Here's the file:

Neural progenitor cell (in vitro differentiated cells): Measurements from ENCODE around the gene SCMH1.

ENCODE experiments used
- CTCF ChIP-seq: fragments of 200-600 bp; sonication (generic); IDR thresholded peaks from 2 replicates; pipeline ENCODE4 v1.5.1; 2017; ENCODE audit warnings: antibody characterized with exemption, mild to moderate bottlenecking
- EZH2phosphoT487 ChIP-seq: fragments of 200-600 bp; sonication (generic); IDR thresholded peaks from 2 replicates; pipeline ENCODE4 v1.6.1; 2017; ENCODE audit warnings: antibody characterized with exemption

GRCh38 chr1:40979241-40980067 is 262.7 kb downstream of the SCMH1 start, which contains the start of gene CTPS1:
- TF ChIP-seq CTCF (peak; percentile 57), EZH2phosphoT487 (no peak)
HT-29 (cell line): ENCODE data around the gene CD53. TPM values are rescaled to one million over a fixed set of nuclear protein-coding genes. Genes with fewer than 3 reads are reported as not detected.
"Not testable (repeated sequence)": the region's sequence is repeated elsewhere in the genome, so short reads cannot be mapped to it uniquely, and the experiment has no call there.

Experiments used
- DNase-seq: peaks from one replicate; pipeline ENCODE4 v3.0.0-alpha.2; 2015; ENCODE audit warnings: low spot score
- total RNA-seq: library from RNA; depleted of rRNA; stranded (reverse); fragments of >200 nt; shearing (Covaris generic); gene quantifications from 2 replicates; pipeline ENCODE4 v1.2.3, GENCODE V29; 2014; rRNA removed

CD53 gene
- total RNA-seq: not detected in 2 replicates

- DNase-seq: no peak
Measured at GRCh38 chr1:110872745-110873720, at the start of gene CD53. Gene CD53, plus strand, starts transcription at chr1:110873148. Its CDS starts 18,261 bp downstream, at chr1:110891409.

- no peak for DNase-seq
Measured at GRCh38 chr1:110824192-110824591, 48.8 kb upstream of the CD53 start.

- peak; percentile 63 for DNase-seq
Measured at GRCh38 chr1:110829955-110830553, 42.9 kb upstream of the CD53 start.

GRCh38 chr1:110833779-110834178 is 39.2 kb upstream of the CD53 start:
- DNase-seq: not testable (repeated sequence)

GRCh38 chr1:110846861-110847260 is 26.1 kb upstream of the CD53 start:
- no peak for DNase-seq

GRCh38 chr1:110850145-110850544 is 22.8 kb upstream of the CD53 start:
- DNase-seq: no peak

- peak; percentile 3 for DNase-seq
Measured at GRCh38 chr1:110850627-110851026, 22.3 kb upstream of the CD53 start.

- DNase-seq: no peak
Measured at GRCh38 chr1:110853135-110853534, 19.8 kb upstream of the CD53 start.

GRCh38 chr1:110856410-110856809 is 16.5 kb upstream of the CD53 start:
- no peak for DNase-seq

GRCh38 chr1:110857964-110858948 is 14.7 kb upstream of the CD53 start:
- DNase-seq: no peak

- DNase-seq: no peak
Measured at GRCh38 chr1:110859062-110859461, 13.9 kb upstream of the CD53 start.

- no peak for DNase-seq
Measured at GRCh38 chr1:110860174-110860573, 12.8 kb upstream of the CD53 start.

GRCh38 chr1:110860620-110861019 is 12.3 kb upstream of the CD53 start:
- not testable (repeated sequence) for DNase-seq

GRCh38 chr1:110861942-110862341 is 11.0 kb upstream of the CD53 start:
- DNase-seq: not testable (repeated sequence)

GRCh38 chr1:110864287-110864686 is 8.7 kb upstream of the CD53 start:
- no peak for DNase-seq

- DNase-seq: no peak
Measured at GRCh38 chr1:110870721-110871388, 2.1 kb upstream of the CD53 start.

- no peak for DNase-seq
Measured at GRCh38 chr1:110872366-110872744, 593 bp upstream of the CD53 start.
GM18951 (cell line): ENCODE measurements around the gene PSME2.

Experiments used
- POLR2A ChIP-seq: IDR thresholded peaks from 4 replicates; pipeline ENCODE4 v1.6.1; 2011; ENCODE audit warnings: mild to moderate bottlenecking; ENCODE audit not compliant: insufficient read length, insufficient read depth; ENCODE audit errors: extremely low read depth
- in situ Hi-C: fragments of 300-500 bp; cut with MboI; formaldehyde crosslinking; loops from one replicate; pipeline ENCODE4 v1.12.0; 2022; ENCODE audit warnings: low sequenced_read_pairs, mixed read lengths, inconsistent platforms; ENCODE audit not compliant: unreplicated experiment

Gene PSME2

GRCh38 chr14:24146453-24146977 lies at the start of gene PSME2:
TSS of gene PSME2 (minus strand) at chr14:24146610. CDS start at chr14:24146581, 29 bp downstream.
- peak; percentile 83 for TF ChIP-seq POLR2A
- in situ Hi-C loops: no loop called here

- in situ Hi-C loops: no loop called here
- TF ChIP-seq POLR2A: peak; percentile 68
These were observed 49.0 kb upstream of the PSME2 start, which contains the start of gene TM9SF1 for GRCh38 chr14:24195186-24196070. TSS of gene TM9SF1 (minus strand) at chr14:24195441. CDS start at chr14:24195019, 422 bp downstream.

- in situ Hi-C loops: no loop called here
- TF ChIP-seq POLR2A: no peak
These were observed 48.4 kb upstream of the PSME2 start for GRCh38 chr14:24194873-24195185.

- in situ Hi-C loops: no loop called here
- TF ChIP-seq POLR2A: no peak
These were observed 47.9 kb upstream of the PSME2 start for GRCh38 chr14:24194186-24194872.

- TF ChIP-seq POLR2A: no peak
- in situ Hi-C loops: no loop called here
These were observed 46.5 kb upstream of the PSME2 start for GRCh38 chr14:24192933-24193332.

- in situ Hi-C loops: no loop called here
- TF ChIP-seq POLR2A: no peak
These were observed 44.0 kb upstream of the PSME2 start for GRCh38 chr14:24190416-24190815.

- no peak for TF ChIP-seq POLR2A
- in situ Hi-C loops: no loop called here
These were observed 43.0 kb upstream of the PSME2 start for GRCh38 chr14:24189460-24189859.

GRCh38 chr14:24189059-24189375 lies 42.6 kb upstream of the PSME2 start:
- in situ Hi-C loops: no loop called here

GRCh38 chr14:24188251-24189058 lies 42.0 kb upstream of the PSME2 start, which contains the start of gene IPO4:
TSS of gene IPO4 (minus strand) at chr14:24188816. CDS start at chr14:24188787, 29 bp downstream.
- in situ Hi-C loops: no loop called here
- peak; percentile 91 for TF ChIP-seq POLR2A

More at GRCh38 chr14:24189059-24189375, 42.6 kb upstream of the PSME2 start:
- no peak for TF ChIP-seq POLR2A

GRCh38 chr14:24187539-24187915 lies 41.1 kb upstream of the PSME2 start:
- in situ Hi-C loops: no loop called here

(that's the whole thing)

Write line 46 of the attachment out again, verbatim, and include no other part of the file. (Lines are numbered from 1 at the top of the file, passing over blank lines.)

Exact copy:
- no peak for DNase-seq